Course dates: 25 - 29 June 2018
This course provides attendees with a clear understanding of the fundamental principles of Randomised Clinical Trials (RCTs). Lectures and practical sessions cover the key issues to be considered in design, conduct, analysis and reporting, with a focus on major clinical trials which directly influence clinical practice. Topics are addressed with perspectives from both public sector research and the pharmaceutical industry.
Who should attend?
The course is relevant to all those who want to gain an understanding of the rigorous evaluation of interventions in health care, including clinical research professionals, research managers, and other scientists with an interest in clinical trials.
The course fee for 2018 is £1,665.00. Fees normally cover participation in the course, course materials and refreshments each day. Fees do not cover travel costs, or accommodation.
The course has been approved by the Federation of the Royal Colleges of Physicians of the United Kingdom for 30 category 1 (external) CPD credit(s).
The course will be coordinated by Jennifer Nicholas, Tim Collier and members of the Department of Medical Statistics who have extensive experience in the design, conduct and analysis of trials in a variety of clinical specialities.
The topics to be covered will include:
- Design of RCT: randomisation, blinding, trial size
- Ethical conduct: participant consent, data monitoring and when to stop early
- Certified Good Clinical Practice (GCP) training
- Introduction to statistical methods for both design and analysis
- Alternative designs for clinical trials
- Reporting: how to write, and critique, a clinical trial report
- Clinical trials in practice
- Practical experience in development of a clinical trial protocol. (Participants will work in small groups to develop and present trial protocols.)
Sessions run from 9.30am to 5.00pm each day, finishing early on Friday.
For further information about the general structure of the week, please view the Clinical Trials programme.
The course will include some lectures, but the main focus will be on participatory practical sessions. All materials required for the course are provided. The following books are recommended as additional background reading:
- Wang D, Bakhai A. Clinical Trials: A Practical Guide to Design, Analysis, and Reporting. ReMEDICA, London, 2007.
- Evans I, Thornton H, Chalmers I. Testing Treatments: Better Research for Better Healthcare. The British Library 2006.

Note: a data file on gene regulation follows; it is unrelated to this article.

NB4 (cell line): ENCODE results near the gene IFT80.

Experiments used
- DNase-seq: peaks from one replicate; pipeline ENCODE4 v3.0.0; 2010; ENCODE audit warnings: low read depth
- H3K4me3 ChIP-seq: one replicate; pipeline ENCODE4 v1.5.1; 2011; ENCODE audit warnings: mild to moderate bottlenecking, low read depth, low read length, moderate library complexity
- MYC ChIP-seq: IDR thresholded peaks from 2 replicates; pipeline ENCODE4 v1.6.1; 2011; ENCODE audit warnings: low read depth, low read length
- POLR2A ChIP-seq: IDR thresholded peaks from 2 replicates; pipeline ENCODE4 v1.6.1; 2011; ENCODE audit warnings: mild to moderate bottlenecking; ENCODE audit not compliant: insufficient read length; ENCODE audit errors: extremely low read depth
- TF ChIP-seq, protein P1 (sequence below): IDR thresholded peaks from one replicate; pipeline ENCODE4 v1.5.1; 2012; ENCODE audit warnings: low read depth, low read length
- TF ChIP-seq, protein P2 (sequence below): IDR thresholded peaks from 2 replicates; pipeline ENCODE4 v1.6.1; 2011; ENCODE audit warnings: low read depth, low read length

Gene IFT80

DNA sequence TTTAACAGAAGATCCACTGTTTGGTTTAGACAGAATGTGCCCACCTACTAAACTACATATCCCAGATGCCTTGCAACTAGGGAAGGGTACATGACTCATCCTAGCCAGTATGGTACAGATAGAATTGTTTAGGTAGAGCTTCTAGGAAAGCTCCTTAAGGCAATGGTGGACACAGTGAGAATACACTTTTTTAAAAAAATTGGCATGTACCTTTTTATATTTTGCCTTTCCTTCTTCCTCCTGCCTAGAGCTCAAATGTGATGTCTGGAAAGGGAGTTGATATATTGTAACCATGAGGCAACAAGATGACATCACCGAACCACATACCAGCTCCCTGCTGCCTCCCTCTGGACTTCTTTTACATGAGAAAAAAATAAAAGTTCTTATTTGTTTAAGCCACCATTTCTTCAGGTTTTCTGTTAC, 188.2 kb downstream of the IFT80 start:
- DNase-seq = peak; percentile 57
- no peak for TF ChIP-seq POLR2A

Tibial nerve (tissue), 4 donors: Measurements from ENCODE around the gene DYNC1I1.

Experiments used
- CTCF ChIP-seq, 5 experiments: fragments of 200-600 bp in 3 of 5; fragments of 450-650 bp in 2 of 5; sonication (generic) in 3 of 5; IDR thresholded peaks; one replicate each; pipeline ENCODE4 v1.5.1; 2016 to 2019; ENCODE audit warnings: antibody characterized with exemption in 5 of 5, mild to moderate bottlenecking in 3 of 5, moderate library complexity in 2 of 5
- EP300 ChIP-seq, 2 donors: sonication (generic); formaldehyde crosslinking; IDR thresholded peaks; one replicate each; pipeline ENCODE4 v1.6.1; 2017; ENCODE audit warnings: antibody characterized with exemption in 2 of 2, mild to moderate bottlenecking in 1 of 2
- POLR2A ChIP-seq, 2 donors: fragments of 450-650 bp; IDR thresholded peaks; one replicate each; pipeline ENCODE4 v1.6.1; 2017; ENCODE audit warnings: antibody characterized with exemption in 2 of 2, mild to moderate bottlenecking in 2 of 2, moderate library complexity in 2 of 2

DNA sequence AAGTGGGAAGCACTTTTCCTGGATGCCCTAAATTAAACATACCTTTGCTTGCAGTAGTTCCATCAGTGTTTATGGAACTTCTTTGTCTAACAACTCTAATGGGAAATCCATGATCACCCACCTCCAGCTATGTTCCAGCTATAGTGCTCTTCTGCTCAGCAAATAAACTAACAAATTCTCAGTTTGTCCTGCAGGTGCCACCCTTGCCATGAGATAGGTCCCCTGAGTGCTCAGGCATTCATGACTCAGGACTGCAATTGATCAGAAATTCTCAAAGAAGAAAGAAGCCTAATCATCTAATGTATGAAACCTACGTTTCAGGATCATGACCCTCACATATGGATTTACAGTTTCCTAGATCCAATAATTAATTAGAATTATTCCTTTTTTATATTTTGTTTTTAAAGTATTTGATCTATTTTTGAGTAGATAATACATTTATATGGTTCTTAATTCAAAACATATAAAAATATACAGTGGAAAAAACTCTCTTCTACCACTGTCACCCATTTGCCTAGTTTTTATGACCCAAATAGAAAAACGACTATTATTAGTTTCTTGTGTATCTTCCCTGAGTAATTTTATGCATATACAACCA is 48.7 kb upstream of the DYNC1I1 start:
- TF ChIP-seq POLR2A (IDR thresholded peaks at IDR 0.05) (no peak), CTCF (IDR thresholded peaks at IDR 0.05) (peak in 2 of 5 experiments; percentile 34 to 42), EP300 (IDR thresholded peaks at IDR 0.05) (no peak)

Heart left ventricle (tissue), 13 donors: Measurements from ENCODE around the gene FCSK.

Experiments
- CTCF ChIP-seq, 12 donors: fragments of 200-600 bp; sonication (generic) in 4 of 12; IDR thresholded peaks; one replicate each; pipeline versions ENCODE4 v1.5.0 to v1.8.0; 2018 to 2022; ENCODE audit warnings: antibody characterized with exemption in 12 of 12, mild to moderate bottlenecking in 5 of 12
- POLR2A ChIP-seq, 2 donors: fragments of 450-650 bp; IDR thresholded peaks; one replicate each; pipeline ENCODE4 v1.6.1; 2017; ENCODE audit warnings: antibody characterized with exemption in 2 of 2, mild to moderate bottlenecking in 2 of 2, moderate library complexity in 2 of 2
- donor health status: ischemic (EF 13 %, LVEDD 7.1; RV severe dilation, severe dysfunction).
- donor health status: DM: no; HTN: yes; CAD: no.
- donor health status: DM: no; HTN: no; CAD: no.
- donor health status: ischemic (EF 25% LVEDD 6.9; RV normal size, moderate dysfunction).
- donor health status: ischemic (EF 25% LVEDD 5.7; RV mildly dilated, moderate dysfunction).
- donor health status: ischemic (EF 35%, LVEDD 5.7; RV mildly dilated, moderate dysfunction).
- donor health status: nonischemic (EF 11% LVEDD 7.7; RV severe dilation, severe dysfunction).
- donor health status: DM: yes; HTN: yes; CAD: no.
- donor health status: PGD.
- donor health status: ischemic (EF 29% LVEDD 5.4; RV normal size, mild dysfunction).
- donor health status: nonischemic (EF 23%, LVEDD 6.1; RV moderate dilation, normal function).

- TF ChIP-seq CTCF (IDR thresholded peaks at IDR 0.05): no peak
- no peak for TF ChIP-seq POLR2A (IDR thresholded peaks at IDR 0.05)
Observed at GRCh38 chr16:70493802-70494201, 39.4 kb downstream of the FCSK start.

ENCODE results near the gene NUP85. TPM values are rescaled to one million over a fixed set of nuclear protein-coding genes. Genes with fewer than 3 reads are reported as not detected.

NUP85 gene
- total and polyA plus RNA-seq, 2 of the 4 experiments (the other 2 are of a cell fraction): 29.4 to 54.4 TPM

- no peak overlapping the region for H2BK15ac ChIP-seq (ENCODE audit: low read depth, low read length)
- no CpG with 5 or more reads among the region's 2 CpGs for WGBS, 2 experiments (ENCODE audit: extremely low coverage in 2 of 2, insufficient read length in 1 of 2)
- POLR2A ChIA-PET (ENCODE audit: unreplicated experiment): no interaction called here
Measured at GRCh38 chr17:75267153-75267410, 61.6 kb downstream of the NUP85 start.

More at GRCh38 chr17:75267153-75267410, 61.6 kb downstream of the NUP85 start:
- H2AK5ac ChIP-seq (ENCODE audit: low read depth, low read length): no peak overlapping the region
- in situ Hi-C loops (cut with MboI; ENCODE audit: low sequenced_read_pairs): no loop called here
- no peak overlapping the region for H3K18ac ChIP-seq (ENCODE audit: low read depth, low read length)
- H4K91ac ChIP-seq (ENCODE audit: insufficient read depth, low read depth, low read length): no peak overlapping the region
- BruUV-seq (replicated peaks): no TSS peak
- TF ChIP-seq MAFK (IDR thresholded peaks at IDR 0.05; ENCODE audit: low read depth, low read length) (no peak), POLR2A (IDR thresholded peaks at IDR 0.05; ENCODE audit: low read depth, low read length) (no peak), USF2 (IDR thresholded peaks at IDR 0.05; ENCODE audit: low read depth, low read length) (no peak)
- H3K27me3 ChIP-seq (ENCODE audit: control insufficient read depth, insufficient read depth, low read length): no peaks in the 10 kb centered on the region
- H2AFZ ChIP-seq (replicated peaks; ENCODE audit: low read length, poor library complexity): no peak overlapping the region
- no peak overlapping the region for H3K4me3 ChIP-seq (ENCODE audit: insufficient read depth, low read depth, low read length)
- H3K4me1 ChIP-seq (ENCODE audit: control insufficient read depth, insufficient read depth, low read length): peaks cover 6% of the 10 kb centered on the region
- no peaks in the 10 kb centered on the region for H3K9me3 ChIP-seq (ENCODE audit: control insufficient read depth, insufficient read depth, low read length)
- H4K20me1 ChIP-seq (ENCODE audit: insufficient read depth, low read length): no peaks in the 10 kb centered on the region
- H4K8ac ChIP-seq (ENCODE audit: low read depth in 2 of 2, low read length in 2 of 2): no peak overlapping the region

- Flather M, Aston H and Stables R (eds). Handbook of Clinical Trials. ReMEDICA 2001.
- Pocock SJ. Clinical Trials: A Practical Approach. Wiley, Chichester, 1983
There is no formal assessment. At the conclusion of the course, a certificate of attendance will be provided including confirmation of Good Clinical Practice (GCP) training.
Comments by Course Participants
'In my opinion it was very well structured and nicely tailored to its wide range of professionals attending the course'.
'The knowledge of the speakers was very good. You could see that most of them had real experience in the areas of these topics, which is good from a learning perspective'.
'There were opportunities to discuss ideas with peers'.
'GCP was enjoyable and useful and good to get certificate'.
‘The organisation was perfect and the interaction with the lecturers was fantastic.’
‘ Practical sessions were very helpful and allowed the theory to become more understandable.’
‘ Broad range of topics were covered – case studies are brilliant tools to consolidate knowledge.'
‘ I enjoyed study design, data monitoring and the designing protocol and practical sessions. I do like data monitoring a lot and also liked the randomisation session’.
Applying for the course
We are no longer accepting applications for 2018.
The student is responsible for obtaining any visa or other permissions to attend the course, and is encouraged to start the application process as early as possible as obtaining a visa for the UK can sometimes take a long time. The Short Courses team, in the Registry, can provide supporting documentation if requested.
Accommodation and meals
A list of hotels and other accommodation located in the vicinity of the School can be supplied on request to the Registry. Lunch can be purchased from the School's Refectory in the Keppel Street building or the cafe on the Tavistock Place building. Evening meals are not catered for at the School, but there is a large choice of restaurants, cafes and shops nearby.
The London School of Hygiene & Tropical Medicine is committed to improving global health through its programme of short and full-time postgraduate study.
- If you have been offered a place on the course you will not be able to register without bringing formal ID (Passport) and without having obtained the correct visa.
- It is essential that you read the current visa requirements for short course students.
- The School may cancel courses two weeks before the first day of the course if numbers prove insufficient. In those circumstances, course fees will be refunded.
- The School cannot accept responsibility for accommodation, travel and other losses incurred as a result of the course being cancelled.